The world bids farewell to Queen Elizabeth II | Daily Express Online


The world bids farewell to Queen Elizabeth II

Published on: Tuesday September 20, 2022


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Britain’s Queen Elizabeth II and Prince Philip, Duke of Edinburgh arrive in June 1960 at Ascot Racecourse in Berkshire, west London.

LONDON: Britain bid farewell to Queen Elizabeth II on Monday at a state funeral attended by world leaders, before a historic ceremonial final journey through the streets of London filled with sad mourners. Huge crowds gathered in near silence to watch as the Queen’s flag-draped coffin, topped with the Imperial State Crown, orb and scepter, was slowly carried to a gun carriage from the Westminster Hall of Parliament, where she had remained in state since Wednesday. To the sound of bagpipes and drums, the gun carriage – used at every state funeral since Queen Victoria’s in 1901 – was then pulled by 142 young sailors enlisted in the Royal Navy to Westminster Abbey .


The millennial church’s tenor bell rang 96 times at one-minute intervals – one for each year of its life – stopping one minute before the service began at 11:00 a.m. (1000 GMT).
Charles III walks by the coffin of Queen Elizabeth II, draped with a royal standard and adorned with the Imperial State Crown and the Sovereign’s Orb and Scepter as it leaves the Abbey.

In his funeral sermon, Archbishop of Canterbury Justin Welby praised the Queen’s life of duty and service to the UK and Commonwealth. “People who serve with love are rare in all walks of life. Leaders of loving service are even rarer,” he told the 2,000 guests, including US President Joe Biden and the reclusive Emperor. Japan’s Naruhito “But either way, those who serve will be loved and remembered,” the Anglican leader added, before the coffin was carried in another procession to its final resting place at Windsor Castle, England. West London. The oldest monarch in British history died at Balmoral, his Scottish Highland retreat, on September 8 after a year of declining health. His eldest son and successor, King Charles III, dressed in a ceremonial military uniform, followed the solemn processions, alongside his three siblings.Charles’ eldest son, Prince William, accompanied them alongside William’s estranged brother, Prince Harry, and other members of the Royal Family.William’s two eldest children, Geor ge and Charlotte, who are next in line to the throne, also walked behind the coffin inside the abbey. Late on Sunday, Charles, 73, and his wife, Queen Consort Camilla, said they were “deeply touched” by the flood of messages from the public. “As we all prepare to say our final goodbyes, I just wanted to take this opportunity to say thank you,” he said. Britain, a country that has changed a lot since the queen was crowned in the same abbey in 1953, dug deep into its centuries of tradition to honor the only monarch most of its people have ever known. “It’s once in a lifetime,” said student Naomi Thompson, 22, camping out in the crowds in London’s Hyde Park. “It’s a moment in history… She’s everybody’s grandmother,” added engineer Alice Garret, 28. . Automotive engineer Jamie Page, a 41-year-old former soldier, stood on Whitehall to watch the funeral procession, wearing his military medals for service in the Iraq War.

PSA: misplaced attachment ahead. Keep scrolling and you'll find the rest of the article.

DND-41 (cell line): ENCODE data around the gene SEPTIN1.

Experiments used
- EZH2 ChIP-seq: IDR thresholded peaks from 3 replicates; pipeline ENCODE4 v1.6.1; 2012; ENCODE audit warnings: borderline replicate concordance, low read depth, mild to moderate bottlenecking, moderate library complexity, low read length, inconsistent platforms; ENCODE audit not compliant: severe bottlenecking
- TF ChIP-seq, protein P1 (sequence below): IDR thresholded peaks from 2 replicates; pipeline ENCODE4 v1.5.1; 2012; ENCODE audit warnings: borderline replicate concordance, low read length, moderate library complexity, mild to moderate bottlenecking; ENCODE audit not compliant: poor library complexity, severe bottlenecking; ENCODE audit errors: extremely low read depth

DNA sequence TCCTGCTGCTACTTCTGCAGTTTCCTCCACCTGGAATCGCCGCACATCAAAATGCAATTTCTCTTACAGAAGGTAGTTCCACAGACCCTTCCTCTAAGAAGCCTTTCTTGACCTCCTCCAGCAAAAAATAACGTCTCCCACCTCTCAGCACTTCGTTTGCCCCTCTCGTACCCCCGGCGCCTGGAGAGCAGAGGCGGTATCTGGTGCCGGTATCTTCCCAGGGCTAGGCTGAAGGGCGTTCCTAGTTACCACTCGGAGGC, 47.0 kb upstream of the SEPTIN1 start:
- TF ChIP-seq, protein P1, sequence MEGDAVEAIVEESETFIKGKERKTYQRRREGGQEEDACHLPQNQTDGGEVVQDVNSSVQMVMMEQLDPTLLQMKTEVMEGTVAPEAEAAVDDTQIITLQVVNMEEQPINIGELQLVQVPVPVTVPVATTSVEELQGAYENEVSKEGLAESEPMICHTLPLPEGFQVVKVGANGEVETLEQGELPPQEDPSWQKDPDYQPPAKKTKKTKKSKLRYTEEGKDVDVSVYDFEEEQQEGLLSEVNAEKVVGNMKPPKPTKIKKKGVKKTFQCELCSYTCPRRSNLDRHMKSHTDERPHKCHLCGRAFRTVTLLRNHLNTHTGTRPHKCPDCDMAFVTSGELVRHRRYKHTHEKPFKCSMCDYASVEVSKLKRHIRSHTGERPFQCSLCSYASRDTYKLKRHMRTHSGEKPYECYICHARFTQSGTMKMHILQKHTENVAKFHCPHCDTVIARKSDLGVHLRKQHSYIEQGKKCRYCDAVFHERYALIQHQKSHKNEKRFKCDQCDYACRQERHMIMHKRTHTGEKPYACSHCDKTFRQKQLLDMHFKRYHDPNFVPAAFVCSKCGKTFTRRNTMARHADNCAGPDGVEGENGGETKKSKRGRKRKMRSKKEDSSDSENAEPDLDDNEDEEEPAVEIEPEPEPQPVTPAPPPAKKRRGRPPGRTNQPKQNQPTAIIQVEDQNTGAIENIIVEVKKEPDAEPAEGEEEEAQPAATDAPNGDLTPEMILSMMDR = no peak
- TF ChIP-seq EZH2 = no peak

“Aged sixteen, I took an oath of allegiance to the Queen. She was my boss. She means everything, she was like a gift from God,” he said. But of Charles, the oldest person yet to come to the British throne, Page added: “Who knows, time will tell.” The funeral lasted just under an hour, closed with a bugle playing “The Last Post”, before two minutes of silence and the rephrased national anthem, “God Save the King”. After an hour-long procession that was to pass Buckingham Palace, the coffin was to be taken west by road to Windsor Castle, where thousands of people had lined the road since early morning. Some 6,000 servicemen have been enlisted to take part in the proceedings of what Britain’s highest-ranking military officer has called “our last duty to Her Majesty the Queen”. The Queen will be buried alongside her father King George VI, mother Queen Elizabeth and sister Princess Margaret, uniting in death the family that was once known as “the four of us”. The coffin of her husband, Prince Philip, who died last year at the age of 99, will also be moved to lie beside her. Elizabeth’s funeral couldn’t be more different to Philip’s at St George’s Chapel, Windsor in April 2021. Coronavirus restrictions have limited mourners to just 30, led by the Queen, a figure black mourning loner and a matching face mask. The contrast was stark on Monday, with the abbey teeming with dignitaries and some ordinary Britons who were honored for their military or community service, particularly during the Covid pandemic. “You were lucky to have had her for 70 years; we all were,” Biden said Sunday after signing a condolence book. “The world is better for her.” In the Abbey pews was Liz Truss, whom the Queen named Britain’s 15th Prime Minister of her reign just two days before her death, in her last major ceremony. All of Truss’ living predecessors were there, as well as his counterparts and representatives from the 14 Commonwealth countries outside Britain, where Charles is also head of state. Whether they remain constitutional monarchies or become republics is likely to be the defining feature of Charles’ reign. The Queen’s death has prompted deep reflection on the Britain she ruled, the legacy of her past, her current state and what the future may hold, and the values ​​of lifelong service and duty whom she came to represent during her 70-year reign. . It is estimated that hundreds of thousands of people lined up, sometimes for up to 10 p.m. and all night, to file past the Queen’s coffin as it lay in state. Chrissy Heerey, a serving member of the Royal Air Force who has joined the marathon queue twice, was the last person through the gates and described the experience as “incredible”. “When they came to me and said, ‘it’s true, you’re the last person,’ I said, really?!” she told AFP, before leaving to join the crowd for the coffin procession through London. Throughout the procession after the funeral, Big Ben, the giant bell atop the Elizabeth Tower at one end of the Houses of Parliament, rang and military shots were fired at one-minute intervals. At Windsor, the Sevastopol Bell – captured in the Crimea in 1856 – and the Curfew Tower Bell also rang. Vast television audiences were expected to watch the funeral around the world and live online, a sign of the lingering fascination with the woman once described as ‘the world’s last monarch’. Those lining the streets of London – already blocked at sunrise on Monday – said they had to testify. “I will tell my children about this moment,” said Jack Davies, 14, camped out for the procession with his parents at Hyde Park Corner, where the coffin will be transferred from the gun carriage for the journey to Windsor. “I will say, ‘I was there!’ At Windsor, the Queen’s crown, orb and scepter will be removed and placed on the altar. The highest-ranking officer in the royal household, the Lord Chamberlain, breaks his “wand of office” and places it on the coffin, symbolizing the end of his reign. The lead-lined oak coffin, draped in the Queen’s colours, will be lowered into the royal vault as a lone bagpiper plays a lament. A private burial ceremony will take place at the adjacent King George VI Memorial Chapel at 6.30pm GMT.